Álvaro Vargas Llosa is a senior fellow at the Independent Institute. His latest book is “Global Crossings: Immigration, Civilization and America.”
Morales’s claim stands truth on its head. In fact, it was Morales who tried to engineer a coup — and not for the first time — by rigging the Oct. 20 presidential election.
Morales came to power at the beginning of 2006 after two previously elected presidents were toppled by Morales-led mobs. As is customary among those embracing “21st century socialism,” Morales then convened a constitutional assembly, the main purpose of which was to rubber-stamp his proposal to amend the constitution to allow the president to seek a second term, something the previous constitution expressly banned. Not surprisingly, the constitution was rewritten and Morales was reelected in 2009.
That, too, wasn’t enough for Morales. So he turned to Bolivia’s constitutional tribunal — the court in charge of protecting the constitution — to extend his rule even further. And to no one’s surprise, the court decreed in 2013 that he could stand for a third term, ruling that his first term didn’t really count since the country had been “refounded” in 2009 when the new constitution was adopted.
Morales then began to plot against the constitution’s two-term limit, with his cronies in the legislature approving a referendum that would put the two-term limit to a vote. When the vote was held in 2016, to Morales’s shock, the people rejected the proposal.
But Morales couldn’t take no for an answer. His constitutional tribunal decided he had a “human right” to be reelected. In perfect theater-of-the-absurd style, Morales and his stooges invoked Article 23 of the Inter-American Convention on Human Rights, which states that citizens have a right “to vote and to be elected in genuine periodic elections.” So, once again, Morales stood for reelection.
Only this time things didn’t go so well. When it became clear that Morales wouldn’t win the needed majority and instead would have to face off against former president Carlos Mesa in a “mano a mano” contest Morales was likely to lose, the vote counting system mysteriously crashed. Twenty-four hours later, it miraculously recovered — and lo and behold Morales all of a sudden had a better-than-10-point lead, enough to avoid a runoff.
The electoral fraud triggered massive protests that eventually forced the government to accept an international audit by monitors from the Organization of American States. The monitors concluded that widespread irregularities had taken place and that it was “statistically unlikely” that Morales won the election.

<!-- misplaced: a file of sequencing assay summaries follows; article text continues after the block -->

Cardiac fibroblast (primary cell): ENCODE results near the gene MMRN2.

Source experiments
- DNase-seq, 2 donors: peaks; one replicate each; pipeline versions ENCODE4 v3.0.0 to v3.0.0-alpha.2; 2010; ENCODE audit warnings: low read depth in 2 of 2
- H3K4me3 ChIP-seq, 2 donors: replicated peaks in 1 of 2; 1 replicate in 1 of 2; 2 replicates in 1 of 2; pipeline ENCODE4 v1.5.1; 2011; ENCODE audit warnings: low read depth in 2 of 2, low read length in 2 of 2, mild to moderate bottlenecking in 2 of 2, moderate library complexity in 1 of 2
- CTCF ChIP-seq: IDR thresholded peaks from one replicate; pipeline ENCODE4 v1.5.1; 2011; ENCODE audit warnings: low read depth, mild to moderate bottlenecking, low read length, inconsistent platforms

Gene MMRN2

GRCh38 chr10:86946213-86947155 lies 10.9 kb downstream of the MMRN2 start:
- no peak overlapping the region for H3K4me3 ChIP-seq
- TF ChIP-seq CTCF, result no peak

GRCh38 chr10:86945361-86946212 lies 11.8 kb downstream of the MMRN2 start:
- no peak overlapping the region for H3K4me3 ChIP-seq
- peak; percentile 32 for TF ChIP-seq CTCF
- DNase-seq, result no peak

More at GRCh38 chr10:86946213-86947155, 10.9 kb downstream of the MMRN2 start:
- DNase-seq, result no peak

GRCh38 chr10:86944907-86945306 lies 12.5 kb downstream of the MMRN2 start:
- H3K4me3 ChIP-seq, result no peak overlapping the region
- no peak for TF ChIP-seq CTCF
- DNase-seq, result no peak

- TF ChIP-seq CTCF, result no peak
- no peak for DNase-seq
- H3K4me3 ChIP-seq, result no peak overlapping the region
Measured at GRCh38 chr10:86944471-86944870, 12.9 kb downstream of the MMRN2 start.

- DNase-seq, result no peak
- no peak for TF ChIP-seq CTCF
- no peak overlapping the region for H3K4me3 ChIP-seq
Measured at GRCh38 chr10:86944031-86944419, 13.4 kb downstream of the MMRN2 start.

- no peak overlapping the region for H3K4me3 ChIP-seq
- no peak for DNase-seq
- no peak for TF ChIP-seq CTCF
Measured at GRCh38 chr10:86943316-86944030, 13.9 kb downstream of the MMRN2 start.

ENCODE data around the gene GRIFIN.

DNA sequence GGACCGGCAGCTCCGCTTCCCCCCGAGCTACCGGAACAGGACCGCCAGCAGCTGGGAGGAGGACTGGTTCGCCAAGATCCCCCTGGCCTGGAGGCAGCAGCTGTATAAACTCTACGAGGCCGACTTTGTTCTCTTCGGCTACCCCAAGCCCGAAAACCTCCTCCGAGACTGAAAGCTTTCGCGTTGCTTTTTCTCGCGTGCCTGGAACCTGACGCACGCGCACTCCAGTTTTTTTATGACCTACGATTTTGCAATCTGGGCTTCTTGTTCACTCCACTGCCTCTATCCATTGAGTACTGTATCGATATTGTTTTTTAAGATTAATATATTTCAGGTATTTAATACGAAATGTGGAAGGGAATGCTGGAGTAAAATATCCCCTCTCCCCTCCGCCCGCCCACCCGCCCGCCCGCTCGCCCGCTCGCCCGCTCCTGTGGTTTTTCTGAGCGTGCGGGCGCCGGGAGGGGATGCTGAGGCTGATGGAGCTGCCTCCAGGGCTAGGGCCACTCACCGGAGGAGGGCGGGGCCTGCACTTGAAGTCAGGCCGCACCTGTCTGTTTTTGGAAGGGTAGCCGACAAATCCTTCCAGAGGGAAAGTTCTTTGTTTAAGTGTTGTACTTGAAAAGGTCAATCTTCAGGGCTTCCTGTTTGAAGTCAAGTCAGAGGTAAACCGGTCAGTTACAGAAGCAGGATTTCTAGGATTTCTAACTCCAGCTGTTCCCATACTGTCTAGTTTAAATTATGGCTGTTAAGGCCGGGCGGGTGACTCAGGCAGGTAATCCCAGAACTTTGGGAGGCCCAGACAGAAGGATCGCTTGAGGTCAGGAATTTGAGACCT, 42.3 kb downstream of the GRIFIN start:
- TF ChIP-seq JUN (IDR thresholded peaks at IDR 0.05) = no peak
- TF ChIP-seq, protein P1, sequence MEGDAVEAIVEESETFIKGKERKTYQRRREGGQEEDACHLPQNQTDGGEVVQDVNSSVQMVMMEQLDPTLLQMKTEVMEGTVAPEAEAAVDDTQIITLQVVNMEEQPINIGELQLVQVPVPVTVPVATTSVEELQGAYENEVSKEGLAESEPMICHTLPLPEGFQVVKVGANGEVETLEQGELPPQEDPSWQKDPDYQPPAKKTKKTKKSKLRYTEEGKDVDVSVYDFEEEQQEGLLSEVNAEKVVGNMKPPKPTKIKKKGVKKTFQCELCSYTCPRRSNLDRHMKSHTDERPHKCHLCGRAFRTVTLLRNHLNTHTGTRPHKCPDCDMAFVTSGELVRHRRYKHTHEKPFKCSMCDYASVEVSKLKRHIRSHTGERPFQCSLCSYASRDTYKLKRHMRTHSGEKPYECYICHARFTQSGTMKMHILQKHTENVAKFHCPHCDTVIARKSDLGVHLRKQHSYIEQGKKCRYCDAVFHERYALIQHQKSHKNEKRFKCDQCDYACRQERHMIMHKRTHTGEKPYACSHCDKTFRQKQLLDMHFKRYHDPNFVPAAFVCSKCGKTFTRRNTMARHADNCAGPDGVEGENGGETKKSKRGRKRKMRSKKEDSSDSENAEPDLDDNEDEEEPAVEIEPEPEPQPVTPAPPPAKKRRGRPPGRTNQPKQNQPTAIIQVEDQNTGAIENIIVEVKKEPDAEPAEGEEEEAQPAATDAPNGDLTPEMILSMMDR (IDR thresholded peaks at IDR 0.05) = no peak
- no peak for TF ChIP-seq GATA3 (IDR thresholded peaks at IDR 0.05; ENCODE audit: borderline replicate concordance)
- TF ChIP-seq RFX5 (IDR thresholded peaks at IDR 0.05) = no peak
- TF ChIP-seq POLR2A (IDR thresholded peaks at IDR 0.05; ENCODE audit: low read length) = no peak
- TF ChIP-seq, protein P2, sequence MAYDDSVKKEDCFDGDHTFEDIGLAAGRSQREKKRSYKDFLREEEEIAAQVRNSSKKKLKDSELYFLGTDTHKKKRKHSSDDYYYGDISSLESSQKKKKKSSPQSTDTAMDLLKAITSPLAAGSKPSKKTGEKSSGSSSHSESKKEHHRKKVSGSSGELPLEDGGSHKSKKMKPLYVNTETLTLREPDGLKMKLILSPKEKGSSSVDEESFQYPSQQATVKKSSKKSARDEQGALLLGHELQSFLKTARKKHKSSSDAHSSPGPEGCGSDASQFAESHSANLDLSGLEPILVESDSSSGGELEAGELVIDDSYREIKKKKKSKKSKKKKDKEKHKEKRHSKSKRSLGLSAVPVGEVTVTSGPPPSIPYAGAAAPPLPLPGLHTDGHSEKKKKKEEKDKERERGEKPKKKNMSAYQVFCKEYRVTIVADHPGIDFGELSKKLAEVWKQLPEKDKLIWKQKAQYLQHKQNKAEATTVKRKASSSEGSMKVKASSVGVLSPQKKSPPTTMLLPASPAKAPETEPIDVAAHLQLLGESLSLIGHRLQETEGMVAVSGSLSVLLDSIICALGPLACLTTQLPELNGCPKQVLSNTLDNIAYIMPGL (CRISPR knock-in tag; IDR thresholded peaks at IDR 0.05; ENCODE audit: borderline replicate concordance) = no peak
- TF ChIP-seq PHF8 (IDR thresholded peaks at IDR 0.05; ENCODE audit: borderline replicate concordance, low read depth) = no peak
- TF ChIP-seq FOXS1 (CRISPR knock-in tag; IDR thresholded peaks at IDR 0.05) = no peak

Which brings us to the present mess. After the massive protests turned violent, with several police garrisons stepping in to protect the public from paramilitary thugs loyal to Morales, the head of the military, a longtime ally of the president, “suggested” that Morales stand down.
The general’s stance might have been imprudent, but it had nothing to do with a classic military takeover — so common in Latin America. Instead, it was a decision by the military leadership to steer Bolivia away from a bloodbath, which likely would have occurred if they had rejected the will of the people in support of Morales’s attempt to extend his tenure through a rigged election.
This is what led Morales to claim he was the victim of a coup. Since Morales’s vice president, a close ally, also resigned, as did the head of the senate, who was next in line to take over, this puts the new president of the legislative assembly in charge until new elections are held and the reins of power are handed over to Morales’s duly elected successor.
As I write, the chaos continues, as one might expect given the harm Morales has done to his country’s constitution and institutions, the violence his thugs have instigated and the fury his critics feel after he attempted to steal the presidential election.
But let us be clear: There has been no coup in Bolivia except the one Morales tried to engineer.